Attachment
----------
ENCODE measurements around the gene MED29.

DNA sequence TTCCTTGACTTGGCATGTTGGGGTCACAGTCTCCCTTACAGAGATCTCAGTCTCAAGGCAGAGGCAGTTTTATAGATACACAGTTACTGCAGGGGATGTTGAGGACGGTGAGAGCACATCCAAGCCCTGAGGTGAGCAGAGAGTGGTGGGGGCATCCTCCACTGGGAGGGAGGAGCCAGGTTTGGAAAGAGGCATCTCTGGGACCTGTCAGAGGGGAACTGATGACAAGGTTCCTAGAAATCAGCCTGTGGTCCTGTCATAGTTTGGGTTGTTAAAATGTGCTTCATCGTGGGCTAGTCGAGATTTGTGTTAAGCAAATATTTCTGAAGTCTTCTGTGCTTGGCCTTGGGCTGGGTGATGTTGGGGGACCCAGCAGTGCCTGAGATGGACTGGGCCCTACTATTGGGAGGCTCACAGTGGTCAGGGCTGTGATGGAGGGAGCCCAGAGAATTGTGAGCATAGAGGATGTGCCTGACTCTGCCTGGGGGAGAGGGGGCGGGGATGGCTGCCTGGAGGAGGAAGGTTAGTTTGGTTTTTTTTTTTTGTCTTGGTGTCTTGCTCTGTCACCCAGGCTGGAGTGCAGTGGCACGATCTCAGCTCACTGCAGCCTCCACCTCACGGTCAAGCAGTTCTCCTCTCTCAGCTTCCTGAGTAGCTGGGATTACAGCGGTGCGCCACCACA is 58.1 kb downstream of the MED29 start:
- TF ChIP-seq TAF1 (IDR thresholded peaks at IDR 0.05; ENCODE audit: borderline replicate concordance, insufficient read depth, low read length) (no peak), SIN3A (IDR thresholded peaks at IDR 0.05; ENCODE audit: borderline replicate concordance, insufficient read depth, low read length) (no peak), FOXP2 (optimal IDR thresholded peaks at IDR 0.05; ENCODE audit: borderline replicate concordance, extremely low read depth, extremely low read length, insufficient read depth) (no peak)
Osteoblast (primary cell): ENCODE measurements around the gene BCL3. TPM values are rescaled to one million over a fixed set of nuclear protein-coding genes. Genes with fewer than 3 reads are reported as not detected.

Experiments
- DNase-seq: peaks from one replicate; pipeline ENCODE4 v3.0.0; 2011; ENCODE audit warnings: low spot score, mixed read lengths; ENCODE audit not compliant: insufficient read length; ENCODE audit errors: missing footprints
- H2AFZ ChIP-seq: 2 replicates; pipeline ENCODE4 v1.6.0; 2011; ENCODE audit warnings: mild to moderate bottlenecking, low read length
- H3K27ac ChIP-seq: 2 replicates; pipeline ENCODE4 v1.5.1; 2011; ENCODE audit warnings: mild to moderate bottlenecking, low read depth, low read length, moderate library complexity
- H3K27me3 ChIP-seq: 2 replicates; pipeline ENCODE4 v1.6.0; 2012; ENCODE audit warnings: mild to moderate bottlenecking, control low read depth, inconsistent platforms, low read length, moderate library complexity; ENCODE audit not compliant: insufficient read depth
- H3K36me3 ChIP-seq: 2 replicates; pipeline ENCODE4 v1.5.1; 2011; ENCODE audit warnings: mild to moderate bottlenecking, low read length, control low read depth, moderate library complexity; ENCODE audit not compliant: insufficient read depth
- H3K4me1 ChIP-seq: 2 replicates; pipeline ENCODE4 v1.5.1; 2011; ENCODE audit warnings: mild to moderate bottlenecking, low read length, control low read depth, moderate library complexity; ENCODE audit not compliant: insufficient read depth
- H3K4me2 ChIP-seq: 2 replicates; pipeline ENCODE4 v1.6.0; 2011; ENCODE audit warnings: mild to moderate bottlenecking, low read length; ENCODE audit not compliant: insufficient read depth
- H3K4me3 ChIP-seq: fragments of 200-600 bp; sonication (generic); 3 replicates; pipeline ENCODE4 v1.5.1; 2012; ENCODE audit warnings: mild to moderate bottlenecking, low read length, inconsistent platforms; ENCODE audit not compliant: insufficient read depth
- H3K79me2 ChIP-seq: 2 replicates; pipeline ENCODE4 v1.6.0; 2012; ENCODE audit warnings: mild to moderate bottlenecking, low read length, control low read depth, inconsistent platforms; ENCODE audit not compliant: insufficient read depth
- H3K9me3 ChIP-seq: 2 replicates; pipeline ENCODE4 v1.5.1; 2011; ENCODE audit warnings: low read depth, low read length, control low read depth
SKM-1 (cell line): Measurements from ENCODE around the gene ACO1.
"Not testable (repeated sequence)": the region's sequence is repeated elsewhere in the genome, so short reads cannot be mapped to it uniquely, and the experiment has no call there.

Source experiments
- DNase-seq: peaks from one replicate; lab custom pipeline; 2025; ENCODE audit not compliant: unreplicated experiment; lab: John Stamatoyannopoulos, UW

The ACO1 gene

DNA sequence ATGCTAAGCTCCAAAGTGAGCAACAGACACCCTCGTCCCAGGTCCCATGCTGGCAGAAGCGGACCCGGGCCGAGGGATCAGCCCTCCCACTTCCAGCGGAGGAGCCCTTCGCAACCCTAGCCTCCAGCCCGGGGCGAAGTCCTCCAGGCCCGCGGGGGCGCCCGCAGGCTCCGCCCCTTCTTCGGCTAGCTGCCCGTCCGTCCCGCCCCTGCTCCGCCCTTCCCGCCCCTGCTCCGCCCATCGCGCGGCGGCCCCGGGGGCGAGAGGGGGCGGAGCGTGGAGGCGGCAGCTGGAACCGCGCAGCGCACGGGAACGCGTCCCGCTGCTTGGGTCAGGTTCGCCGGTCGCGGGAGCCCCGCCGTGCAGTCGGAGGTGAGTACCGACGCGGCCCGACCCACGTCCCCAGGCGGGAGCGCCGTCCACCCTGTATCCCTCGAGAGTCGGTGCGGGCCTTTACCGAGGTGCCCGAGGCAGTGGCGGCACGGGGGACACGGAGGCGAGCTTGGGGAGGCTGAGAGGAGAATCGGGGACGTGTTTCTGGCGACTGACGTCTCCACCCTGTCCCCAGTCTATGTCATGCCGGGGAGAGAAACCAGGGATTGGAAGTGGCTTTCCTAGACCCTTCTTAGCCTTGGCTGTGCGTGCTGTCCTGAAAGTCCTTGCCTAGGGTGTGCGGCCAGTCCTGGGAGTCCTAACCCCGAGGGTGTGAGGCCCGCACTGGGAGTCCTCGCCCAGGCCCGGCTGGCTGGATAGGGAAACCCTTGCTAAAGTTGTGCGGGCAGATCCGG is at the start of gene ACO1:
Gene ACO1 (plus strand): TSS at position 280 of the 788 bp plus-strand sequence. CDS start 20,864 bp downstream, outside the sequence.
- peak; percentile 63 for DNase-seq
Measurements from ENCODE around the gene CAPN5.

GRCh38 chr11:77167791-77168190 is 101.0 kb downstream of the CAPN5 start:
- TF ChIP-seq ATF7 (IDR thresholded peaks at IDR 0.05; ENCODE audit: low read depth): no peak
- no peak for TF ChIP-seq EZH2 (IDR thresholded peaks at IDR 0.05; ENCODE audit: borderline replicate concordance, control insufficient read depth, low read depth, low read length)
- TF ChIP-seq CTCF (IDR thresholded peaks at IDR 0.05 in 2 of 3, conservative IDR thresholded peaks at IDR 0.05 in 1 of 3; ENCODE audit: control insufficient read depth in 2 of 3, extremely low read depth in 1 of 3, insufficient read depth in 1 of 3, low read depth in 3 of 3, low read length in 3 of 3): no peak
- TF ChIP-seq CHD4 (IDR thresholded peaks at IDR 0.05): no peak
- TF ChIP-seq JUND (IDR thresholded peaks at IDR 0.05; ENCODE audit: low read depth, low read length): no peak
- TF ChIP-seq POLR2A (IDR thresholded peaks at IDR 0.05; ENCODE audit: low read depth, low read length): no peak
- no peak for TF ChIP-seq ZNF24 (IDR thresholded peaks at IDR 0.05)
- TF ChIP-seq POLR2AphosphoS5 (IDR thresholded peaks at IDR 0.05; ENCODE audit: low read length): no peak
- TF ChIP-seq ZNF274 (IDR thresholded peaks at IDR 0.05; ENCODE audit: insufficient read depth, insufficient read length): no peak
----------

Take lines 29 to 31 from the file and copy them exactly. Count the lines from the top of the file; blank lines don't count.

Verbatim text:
- TF ChIP-seq CHD4 (IDR thresholded peaks at IDR 0.05): no peak
- TF ChIP-seq JUND (IDR thresholded peaks at IDR 0.05; ENCODE audit: low read depth, low read length): no peak
- TF ChIP-seq POLR2A (IDR thresholded peaks at IDR 0.05; ENCODE audit: low read depth, low read length): no peak